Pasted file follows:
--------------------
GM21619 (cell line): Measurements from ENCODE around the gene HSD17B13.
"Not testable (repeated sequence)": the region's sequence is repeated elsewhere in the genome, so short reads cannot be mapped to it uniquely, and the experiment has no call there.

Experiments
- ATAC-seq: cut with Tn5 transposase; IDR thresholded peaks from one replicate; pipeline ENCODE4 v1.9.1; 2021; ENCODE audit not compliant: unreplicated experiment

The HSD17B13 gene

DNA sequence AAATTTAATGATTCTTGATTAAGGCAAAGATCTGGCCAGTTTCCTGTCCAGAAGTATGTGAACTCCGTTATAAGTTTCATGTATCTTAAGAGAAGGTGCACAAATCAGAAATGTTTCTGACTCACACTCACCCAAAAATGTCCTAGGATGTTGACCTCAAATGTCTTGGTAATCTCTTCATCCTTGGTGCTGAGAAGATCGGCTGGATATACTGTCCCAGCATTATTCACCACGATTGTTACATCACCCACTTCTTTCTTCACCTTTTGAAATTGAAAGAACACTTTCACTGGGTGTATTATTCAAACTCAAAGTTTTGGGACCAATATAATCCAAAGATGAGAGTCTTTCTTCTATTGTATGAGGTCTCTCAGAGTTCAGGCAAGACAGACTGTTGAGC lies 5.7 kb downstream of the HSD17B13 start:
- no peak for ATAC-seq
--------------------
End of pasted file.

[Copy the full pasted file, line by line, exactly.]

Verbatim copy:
GM21619 (cell line): Measurements from ENCODE around the gene HSD17B13.
"Not testable (repeated sequence)": the region's sequence is repeated elsewhere in the genome, so short reads cannot be mapped to it uniquely, and the experiment has no call there.

Experiments
- ATAC-seq: cut with Tn5 transposase; IDR thresholded peaks from one replicate; pipeline ENCODE4 v1.9.1; 2021; ENCODE audit not compliant: unreplicated experiment

The HSD17B13 gene

DNA sequence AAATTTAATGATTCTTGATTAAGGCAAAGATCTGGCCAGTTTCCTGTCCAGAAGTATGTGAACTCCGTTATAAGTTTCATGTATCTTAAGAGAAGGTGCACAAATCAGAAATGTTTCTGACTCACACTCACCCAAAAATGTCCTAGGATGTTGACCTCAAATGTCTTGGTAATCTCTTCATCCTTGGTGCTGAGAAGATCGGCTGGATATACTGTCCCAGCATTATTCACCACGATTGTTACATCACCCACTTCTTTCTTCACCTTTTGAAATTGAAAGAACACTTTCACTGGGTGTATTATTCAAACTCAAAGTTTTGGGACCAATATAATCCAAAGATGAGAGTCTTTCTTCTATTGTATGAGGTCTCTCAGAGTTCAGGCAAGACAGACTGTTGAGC lies 5.7 kb downstream of the HSD17B13 start:
- no peak for ATAC-seq